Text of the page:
15. Word after word, action after action, this strange man came to be accepted by the Papuans. They called him “Kaaramtamo,” meaning “a man from the moon.” The moon, in this case, represented to the natives the inconceivably faraway land from which the traveler had come, and the white, or moon-like color of his skin. For his custom of wearing clothes, Miklouho-Maclay was called “garetamo,” which can be loosely translated as “the man in a case.”
16. In December 1872, the steam clipper Emerald entered the Astrolabe Bay. By this time, Miklouho-Maclay was already considered dead, with a note published in the Sankt-Peterburgsikye Vedomosti newspaper on July 18 (New Style). Miklouho-Maclay was indeed very ill, and had to leave New Guinea.
17. Miklouho-Maclay returned to New Guinea twice, studying the life and customs of the Papuans, proving that they are the same kind of people as we are, only living closer to the South, and leaving behind a number of Russian words that entered their vocabulary, e.g., the word “toporr” to denote any metal axe. He even recorded their speech on a phonograph.
18. In between his travels to New Guinea, Miklouho-Maclay visited Australia several times where he met his future wife, the young widow Margaret Robertson-Clark. Overcoming the resistance of the bride's relatives and obtaining a permission to marry a Protestant woman, Baron Maclay, as the scientist was known in Australia, wed his beloved in 1884. The couple had two sons, Alexander and Vladimir.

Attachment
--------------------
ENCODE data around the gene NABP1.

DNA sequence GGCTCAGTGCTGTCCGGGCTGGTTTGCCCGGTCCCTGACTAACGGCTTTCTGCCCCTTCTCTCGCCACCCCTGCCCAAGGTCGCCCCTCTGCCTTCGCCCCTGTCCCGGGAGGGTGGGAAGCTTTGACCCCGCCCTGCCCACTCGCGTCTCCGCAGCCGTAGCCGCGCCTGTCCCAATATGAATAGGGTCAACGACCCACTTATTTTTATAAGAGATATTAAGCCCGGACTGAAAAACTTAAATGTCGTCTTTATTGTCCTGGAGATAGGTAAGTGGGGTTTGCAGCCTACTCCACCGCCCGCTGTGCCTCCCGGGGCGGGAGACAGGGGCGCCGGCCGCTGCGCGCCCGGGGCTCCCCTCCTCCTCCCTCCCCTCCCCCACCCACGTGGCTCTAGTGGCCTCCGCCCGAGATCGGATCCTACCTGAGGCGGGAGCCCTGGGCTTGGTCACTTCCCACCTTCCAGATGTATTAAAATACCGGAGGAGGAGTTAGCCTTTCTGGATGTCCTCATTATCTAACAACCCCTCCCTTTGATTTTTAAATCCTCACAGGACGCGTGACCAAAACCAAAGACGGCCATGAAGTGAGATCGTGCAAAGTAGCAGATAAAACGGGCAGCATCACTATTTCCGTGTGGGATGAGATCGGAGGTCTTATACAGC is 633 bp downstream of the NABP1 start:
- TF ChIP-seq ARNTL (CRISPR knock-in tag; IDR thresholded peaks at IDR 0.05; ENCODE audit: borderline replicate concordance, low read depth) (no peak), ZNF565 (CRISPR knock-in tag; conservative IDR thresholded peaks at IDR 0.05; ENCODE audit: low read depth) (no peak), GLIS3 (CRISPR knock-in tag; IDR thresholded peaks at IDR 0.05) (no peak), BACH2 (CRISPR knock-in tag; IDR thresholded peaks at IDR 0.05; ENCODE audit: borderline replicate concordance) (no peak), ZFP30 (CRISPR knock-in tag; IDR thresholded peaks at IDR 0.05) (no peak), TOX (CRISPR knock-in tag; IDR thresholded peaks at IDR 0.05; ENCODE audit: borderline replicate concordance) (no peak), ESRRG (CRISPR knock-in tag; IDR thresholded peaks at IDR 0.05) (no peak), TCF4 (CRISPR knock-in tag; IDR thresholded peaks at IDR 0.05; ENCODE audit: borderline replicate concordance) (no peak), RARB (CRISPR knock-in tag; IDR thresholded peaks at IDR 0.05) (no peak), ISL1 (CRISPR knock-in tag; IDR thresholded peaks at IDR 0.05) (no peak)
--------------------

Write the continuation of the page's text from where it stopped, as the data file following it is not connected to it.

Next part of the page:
19. At the age of forty, the scientist moved his family to Saint Petersburg but he didn't live even a year in Russia's Northern capital, dying of a serious illness. In the same 1888, his widow and children returned to Australia. Margaret outlived her husband by almost half a century.
20. None of the travel notes by Nicholas Miklouho-Maclay was published during his lifetime. The first volume of his travel notes was published only in 1923, and the complete works of Miklouho-Maclay were published in 1990-99. In the West, the Russian scientist was “discovered” in the middle of the past century.
21. Today, it's not rare to meet a local named Maclay on the Maclay Coast. The image of Miklouho-Maclay became part of the local mythology.
22. The author of 160 scientific works has earned respect around the world: UNESCO's Citizen of the World, he made such a valuable contribution to ethnography that his birthday has become a professional holiday for ethnographers. Even if yet unofficial.